Foto: Giovana Acacia Tempesta, 2007


  • Other names
  • Where they are How many

    MT, PA850 (Siasi/Sesai, 2014)
  • Linguistic family


The Apiaká were a populous and warlike people when the rubber economy reached the southern portion of Amazonia in the mid 19th century. After sporadic conflicts with these colonizers, the Apiaká became their allies, though they continued their revenge warfare against neighbouring indigenous peoples throughout the 19th century (learn more in the chapter Contact history). The elaborate material culture and beautiful body decoration of the Apiaká impressed Hercules Florence, draughtsman on the Langsdorff Expedition, who visited Apiaká villages on the Arinos and Juruena rivers in 1828 and produced important textual and visual records of the people.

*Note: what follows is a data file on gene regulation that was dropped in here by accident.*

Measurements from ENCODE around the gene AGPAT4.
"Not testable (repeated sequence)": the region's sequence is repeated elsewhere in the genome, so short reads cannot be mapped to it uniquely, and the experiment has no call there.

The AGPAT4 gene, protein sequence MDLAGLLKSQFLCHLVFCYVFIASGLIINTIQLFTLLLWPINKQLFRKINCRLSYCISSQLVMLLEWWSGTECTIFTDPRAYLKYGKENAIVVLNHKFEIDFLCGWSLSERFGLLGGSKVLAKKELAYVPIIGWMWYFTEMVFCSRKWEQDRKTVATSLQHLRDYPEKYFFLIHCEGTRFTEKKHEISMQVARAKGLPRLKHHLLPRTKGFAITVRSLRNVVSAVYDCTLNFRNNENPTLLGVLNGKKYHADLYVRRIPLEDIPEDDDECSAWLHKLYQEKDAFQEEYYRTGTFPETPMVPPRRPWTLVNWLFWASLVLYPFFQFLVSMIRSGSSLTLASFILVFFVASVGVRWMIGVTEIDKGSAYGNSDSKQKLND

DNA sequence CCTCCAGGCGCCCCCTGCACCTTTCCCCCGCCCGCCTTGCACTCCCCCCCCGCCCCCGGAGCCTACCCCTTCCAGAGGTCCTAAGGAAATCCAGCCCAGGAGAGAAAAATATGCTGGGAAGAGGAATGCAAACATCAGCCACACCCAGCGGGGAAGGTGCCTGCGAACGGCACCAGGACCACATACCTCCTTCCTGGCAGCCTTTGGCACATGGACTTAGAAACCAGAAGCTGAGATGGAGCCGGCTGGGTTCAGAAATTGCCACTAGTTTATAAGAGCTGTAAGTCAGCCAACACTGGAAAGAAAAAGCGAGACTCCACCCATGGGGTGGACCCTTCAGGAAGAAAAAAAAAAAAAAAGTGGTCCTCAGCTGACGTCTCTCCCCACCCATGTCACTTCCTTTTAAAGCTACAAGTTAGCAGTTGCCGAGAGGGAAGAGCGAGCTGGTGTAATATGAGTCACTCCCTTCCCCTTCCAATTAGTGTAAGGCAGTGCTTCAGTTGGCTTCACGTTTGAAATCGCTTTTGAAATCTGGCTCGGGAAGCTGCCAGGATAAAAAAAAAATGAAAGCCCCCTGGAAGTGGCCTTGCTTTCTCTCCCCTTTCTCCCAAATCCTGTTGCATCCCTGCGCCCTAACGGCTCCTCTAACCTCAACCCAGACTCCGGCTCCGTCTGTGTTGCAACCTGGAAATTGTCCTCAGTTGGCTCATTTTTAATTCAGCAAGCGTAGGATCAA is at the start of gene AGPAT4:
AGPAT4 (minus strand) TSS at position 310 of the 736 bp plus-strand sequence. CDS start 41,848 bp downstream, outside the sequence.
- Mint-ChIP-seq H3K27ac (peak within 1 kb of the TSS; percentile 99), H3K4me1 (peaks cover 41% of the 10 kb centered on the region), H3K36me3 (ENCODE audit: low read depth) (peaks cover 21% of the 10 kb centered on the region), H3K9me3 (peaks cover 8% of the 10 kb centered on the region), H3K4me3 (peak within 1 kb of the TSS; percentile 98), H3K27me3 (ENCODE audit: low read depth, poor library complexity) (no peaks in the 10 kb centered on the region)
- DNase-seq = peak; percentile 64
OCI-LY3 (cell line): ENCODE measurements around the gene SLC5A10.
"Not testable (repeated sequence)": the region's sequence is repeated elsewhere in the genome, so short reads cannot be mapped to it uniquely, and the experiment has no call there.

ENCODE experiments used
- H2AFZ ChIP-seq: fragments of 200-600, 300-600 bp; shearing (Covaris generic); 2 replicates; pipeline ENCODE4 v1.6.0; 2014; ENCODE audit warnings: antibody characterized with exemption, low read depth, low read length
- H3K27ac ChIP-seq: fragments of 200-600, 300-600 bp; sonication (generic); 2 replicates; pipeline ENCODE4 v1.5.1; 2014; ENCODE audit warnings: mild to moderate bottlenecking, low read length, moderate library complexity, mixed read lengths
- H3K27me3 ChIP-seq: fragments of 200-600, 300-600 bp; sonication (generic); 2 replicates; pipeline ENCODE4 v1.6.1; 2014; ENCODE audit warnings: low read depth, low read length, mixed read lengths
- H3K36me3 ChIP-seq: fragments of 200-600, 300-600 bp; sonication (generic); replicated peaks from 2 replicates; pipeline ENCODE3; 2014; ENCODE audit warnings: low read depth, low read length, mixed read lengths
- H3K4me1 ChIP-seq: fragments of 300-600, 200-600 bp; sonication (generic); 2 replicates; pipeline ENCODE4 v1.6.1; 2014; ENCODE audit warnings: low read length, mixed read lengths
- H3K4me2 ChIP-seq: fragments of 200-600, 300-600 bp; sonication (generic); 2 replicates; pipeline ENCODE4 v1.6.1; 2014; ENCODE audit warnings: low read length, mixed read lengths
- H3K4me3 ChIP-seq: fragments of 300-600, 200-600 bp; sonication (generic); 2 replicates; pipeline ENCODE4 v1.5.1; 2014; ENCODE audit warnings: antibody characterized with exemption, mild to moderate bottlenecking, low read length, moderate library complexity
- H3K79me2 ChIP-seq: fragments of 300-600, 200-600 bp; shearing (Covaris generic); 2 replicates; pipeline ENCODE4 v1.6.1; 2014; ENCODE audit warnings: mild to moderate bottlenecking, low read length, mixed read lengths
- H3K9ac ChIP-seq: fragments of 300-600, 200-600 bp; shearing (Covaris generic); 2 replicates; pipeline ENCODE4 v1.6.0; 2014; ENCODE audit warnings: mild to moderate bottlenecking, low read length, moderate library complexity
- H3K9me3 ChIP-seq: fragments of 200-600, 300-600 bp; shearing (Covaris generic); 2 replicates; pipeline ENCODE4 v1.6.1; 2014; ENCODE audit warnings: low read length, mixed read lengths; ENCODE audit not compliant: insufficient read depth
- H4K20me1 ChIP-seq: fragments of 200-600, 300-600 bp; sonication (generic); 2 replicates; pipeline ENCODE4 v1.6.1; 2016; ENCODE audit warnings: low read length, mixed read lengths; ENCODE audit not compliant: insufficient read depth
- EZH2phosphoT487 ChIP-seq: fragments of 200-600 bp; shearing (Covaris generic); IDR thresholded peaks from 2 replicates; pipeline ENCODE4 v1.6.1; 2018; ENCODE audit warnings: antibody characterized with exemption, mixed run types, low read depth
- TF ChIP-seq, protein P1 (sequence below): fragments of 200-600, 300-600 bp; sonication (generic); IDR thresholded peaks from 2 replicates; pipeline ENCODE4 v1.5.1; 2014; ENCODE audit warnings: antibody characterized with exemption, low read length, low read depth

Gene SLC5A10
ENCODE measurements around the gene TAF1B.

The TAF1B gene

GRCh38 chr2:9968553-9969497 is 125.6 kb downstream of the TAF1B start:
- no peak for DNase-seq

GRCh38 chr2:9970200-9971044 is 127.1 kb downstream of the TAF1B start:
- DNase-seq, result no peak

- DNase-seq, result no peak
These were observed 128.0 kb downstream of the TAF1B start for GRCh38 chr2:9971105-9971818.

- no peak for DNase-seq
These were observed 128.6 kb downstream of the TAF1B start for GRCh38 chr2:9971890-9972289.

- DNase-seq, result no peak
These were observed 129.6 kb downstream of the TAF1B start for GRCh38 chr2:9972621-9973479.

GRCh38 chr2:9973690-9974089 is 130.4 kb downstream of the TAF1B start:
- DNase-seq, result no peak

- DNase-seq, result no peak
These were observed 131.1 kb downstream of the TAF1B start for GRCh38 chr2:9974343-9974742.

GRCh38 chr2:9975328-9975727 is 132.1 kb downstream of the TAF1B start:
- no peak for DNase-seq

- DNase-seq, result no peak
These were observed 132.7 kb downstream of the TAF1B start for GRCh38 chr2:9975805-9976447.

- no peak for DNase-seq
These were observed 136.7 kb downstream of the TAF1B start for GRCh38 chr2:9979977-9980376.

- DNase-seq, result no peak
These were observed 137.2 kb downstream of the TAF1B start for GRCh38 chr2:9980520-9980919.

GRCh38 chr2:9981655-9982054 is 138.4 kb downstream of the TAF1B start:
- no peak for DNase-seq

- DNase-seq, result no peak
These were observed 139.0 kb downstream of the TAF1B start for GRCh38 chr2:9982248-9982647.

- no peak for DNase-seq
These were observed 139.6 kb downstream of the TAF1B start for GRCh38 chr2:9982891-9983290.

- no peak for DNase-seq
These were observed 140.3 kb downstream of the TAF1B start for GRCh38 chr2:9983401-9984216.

Suggestively, official registration of the toponymy of northern Mato Grosso at the start of the 20th century consecrated the traditional occupation of the Apiaká people, giving their name to an upland region, two rivers and a municipality.

In the mid 20th century the Apiaká were declared extinct by two important ethnologists, Darcy Ribeiro and Curt Nimuendaju. However the Apiaká, despite the long and intense coexistence with the Kaiabi and the Munduruku, they never ceased to see themselves and be seen as a distinct people. In spite of the massacres, epidemics, missionization and government abandonment, the Apiaká resisted as a collective and developed a complex interpretation of the past that guided their political struggle for a more just future.

Also read the  Apiaká entry edited by the anthropologist Eugênio Gervásio Wenzel and published on the Indigenous Peoples in Brazil site in 1999